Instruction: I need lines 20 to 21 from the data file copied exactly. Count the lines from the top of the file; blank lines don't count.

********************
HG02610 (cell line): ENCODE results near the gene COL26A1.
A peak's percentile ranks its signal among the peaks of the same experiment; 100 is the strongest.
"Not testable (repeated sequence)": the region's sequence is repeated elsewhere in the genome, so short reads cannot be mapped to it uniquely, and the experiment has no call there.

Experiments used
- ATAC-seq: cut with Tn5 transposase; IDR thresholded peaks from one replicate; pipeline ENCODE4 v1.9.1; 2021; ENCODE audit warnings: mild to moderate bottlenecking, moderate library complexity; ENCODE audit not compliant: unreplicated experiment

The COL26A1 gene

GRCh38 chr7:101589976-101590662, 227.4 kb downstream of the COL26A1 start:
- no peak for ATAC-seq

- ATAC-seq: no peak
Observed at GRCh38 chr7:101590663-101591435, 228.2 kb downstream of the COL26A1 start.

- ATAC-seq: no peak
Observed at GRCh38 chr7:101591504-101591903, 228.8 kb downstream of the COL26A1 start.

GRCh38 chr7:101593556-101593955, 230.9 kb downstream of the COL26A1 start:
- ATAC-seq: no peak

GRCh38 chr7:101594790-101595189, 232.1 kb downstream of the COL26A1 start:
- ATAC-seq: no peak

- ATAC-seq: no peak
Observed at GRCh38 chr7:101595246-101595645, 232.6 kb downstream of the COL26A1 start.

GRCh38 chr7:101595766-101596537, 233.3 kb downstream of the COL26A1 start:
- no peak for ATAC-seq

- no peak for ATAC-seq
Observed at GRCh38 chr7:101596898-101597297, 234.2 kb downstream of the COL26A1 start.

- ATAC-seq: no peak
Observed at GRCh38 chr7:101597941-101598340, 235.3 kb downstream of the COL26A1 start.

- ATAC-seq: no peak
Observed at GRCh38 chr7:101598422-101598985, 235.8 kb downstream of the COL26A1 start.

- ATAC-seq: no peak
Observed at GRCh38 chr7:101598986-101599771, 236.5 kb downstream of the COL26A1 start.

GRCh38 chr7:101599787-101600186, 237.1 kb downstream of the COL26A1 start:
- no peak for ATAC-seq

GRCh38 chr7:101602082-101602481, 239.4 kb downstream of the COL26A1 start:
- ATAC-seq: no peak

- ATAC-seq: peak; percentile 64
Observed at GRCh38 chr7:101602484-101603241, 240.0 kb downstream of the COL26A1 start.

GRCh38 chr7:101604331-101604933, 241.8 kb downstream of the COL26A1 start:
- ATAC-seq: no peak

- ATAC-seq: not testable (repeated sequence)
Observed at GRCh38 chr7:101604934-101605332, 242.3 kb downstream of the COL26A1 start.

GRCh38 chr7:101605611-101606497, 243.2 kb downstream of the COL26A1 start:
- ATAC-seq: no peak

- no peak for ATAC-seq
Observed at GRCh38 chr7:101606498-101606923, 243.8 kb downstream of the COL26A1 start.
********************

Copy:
- no peak for ATAC-seq

- no peak for ATAC-seq